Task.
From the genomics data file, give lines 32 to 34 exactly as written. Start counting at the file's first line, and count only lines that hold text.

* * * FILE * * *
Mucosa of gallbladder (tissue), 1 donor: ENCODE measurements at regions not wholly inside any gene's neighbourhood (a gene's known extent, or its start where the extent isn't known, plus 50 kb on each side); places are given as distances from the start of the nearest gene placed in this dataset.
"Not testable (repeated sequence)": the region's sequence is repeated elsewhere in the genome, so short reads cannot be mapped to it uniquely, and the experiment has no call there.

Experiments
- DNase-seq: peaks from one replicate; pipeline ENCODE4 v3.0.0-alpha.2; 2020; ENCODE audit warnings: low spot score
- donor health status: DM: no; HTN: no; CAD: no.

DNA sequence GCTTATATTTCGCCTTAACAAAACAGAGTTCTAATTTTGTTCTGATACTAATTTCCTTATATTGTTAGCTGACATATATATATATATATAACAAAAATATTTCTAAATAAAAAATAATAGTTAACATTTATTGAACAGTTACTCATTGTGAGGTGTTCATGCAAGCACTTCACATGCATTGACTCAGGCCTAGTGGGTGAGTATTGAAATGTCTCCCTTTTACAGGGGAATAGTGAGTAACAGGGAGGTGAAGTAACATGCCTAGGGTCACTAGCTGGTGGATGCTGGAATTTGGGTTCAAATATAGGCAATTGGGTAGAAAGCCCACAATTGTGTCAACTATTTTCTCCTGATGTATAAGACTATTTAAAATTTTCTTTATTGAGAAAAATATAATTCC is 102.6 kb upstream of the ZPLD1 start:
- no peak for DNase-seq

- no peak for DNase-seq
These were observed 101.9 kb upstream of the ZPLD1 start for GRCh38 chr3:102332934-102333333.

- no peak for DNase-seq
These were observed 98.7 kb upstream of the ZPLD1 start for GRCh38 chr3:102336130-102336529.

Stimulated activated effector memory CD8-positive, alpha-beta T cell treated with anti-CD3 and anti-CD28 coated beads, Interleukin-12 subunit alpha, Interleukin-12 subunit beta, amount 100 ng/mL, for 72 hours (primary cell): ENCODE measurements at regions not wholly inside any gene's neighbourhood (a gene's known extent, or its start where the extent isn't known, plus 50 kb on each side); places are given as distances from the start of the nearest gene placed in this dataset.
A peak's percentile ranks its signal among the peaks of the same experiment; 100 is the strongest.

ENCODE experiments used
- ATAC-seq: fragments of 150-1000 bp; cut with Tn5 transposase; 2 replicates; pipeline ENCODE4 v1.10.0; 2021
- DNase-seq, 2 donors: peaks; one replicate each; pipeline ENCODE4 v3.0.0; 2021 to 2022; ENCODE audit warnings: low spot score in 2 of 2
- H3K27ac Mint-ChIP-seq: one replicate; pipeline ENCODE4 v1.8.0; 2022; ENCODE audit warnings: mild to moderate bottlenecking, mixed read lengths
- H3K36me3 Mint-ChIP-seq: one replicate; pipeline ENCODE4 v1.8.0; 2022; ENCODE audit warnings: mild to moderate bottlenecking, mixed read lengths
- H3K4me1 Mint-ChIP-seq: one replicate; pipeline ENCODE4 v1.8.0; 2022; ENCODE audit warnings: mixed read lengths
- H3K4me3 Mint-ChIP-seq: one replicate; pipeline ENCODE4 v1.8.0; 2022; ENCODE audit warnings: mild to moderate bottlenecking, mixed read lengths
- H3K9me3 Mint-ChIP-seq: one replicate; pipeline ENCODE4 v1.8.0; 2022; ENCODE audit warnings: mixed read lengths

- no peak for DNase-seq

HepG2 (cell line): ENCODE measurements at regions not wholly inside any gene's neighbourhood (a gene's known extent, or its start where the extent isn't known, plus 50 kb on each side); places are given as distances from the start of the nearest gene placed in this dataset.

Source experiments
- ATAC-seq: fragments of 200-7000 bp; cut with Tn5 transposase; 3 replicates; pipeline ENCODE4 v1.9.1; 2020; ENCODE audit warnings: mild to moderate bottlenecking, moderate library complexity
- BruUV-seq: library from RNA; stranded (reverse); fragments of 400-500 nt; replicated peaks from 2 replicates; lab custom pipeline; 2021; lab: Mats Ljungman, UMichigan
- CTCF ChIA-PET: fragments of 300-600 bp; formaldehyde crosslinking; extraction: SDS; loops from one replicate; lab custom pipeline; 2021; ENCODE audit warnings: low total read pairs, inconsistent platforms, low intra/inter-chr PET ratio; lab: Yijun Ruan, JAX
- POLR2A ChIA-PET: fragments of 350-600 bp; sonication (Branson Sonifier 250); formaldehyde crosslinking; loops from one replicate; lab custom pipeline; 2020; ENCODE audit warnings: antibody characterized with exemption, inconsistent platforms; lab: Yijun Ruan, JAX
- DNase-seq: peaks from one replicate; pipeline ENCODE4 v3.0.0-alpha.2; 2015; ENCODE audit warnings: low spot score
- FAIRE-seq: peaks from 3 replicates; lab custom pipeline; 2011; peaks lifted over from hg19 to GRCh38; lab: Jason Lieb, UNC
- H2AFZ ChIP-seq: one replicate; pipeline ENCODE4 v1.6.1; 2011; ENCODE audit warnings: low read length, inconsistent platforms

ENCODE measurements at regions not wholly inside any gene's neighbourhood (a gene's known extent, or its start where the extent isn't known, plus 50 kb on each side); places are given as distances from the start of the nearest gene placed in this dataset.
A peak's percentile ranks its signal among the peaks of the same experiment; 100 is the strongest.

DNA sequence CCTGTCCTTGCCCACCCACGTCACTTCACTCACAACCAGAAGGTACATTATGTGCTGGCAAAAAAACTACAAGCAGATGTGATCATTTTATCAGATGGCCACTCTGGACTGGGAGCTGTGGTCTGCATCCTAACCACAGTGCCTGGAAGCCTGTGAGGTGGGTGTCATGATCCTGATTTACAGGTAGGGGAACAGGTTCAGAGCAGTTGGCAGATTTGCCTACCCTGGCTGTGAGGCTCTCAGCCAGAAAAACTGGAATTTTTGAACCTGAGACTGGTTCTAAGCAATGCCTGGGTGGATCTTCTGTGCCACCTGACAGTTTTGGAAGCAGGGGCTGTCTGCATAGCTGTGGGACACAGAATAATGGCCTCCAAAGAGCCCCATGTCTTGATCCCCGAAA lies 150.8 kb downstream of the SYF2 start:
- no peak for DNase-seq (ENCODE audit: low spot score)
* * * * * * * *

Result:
ENCODE measurements at regions not wholly inside any gene's neighbourhood (a gene's known extent, or its start where the extent isn't known, plus 50 kb on each side); places are given as distances from the start of the nearest gene placed in this dataset.
A peak's percentile ranks its signal among the peaks of the same experiment; 100 is the strongest.

DNA sequence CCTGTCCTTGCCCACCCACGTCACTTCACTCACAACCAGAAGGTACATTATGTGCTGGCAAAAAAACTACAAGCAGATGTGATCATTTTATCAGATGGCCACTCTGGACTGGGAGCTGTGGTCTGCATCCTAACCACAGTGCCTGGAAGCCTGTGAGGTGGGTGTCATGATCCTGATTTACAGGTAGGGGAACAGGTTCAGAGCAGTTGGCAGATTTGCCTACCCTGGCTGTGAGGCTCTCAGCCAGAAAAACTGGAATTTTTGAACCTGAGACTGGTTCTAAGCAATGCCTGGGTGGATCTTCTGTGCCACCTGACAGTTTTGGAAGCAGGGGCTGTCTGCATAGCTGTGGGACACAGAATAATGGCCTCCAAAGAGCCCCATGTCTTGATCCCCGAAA lies 150.8 kb downstream of the SYF2 start: